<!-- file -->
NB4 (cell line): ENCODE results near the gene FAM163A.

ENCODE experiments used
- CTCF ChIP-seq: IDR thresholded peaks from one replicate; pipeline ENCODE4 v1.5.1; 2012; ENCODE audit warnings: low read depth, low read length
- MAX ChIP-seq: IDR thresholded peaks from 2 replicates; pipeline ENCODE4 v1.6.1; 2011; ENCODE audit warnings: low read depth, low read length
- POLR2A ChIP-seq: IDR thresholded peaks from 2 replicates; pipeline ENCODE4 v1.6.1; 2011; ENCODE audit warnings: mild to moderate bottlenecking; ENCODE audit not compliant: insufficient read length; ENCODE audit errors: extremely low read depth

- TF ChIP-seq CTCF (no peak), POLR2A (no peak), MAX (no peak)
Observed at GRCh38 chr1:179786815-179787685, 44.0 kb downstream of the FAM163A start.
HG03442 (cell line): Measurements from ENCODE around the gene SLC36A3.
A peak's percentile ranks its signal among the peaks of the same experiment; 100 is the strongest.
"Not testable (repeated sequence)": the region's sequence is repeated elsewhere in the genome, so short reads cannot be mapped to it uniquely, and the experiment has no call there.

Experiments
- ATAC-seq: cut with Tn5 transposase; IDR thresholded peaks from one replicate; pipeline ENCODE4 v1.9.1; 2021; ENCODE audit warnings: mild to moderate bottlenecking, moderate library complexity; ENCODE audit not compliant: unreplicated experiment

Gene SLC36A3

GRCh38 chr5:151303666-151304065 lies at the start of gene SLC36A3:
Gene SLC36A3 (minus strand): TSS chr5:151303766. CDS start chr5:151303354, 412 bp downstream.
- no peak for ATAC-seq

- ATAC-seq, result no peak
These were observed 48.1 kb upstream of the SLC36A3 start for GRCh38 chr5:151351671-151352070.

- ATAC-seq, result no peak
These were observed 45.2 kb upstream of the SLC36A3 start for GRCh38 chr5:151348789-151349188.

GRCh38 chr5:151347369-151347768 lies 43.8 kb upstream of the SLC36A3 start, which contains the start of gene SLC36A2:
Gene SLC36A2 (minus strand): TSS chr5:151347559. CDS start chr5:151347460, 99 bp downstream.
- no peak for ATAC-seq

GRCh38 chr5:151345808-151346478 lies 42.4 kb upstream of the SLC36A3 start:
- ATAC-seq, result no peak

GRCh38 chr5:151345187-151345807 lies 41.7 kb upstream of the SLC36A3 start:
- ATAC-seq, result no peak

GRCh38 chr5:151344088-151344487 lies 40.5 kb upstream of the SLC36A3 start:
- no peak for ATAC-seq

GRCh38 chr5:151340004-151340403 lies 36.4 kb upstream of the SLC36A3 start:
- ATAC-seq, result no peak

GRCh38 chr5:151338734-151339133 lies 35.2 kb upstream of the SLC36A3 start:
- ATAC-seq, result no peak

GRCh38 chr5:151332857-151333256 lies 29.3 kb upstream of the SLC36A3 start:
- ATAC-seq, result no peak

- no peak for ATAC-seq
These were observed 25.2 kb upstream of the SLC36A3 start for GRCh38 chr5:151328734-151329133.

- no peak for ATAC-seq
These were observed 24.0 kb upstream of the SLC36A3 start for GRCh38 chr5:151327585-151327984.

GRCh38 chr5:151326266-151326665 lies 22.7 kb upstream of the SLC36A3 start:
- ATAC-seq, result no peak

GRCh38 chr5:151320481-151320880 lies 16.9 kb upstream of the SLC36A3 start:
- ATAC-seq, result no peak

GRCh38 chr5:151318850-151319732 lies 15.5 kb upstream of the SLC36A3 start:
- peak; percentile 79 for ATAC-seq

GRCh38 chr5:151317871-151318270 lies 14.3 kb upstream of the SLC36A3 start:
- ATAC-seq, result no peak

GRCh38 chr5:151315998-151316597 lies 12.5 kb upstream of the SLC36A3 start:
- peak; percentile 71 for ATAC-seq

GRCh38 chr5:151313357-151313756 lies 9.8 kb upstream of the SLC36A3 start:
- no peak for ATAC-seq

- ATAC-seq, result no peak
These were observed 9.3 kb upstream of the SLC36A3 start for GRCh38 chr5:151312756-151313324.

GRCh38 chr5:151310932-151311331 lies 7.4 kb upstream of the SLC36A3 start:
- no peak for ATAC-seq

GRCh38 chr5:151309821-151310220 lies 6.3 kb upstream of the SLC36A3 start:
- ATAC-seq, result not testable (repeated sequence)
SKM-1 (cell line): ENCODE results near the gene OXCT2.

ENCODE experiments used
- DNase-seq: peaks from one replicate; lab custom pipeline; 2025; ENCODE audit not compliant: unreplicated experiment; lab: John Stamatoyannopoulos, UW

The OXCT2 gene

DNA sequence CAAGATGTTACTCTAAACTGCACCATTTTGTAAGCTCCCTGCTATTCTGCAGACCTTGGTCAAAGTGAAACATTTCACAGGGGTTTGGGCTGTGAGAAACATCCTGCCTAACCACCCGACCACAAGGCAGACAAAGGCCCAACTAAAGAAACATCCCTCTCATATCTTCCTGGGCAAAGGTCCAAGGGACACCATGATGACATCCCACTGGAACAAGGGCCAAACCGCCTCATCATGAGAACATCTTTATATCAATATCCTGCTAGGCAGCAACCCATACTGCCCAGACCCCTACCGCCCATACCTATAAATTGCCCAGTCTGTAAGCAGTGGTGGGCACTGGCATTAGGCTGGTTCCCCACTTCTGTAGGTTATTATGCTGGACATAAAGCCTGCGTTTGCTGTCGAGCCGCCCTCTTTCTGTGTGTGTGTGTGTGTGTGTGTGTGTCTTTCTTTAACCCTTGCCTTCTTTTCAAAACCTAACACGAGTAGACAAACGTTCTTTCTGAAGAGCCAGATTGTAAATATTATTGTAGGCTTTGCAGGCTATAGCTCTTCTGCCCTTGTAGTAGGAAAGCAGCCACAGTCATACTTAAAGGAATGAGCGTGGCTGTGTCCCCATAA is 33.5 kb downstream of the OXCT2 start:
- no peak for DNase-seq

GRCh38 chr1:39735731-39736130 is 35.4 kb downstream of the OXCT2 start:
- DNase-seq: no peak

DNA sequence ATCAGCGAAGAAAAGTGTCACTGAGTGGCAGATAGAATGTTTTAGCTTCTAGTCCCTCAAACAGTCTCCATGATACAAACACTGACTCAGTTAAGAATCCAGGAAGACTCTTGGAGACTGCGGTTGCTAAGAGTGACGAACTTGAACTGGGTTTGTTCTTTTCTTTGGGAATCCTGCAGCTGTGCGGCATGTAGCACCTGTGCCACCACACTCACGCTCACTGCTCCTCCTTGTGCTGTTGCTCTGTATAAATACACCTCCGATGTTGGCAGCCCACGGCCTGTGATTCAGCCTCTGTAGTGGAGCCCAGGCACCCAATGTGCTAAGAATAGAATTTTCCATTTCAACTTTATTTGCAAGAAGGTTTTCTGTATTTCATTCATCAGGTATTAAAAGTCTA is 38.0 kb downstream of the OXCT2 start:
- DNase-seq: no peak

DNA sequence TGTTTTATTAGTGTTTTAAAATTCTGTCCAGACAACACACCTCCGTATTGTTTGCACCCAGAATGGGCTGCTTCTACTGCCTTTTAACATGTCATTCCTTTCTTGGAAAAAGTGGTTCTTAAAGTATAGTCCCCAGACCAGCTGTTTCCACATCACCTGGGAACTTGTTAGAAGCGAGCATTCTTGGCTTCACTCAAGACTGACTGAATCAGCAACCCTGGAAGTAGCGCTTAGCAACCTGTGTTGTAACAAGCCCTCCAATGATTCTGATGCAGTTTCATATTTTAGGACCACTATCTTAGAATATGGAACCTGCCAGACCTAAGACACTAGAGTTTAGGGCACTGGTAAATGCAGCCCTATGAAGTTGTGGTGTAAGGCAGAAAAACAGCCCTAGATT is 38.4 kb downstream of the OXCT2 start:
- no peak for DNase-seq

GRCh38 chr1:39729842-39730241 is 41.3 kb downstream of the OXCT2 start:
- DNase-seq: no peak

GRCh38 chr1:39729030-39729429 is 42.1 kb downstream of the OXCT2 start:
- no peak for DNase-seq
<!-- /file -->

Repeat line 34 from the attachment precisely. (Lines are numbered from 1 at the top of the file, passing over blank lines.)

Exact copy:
GRCh38 chr5:151332857-151333256 lies 29.3 kb upstream of the SLC36A3 start: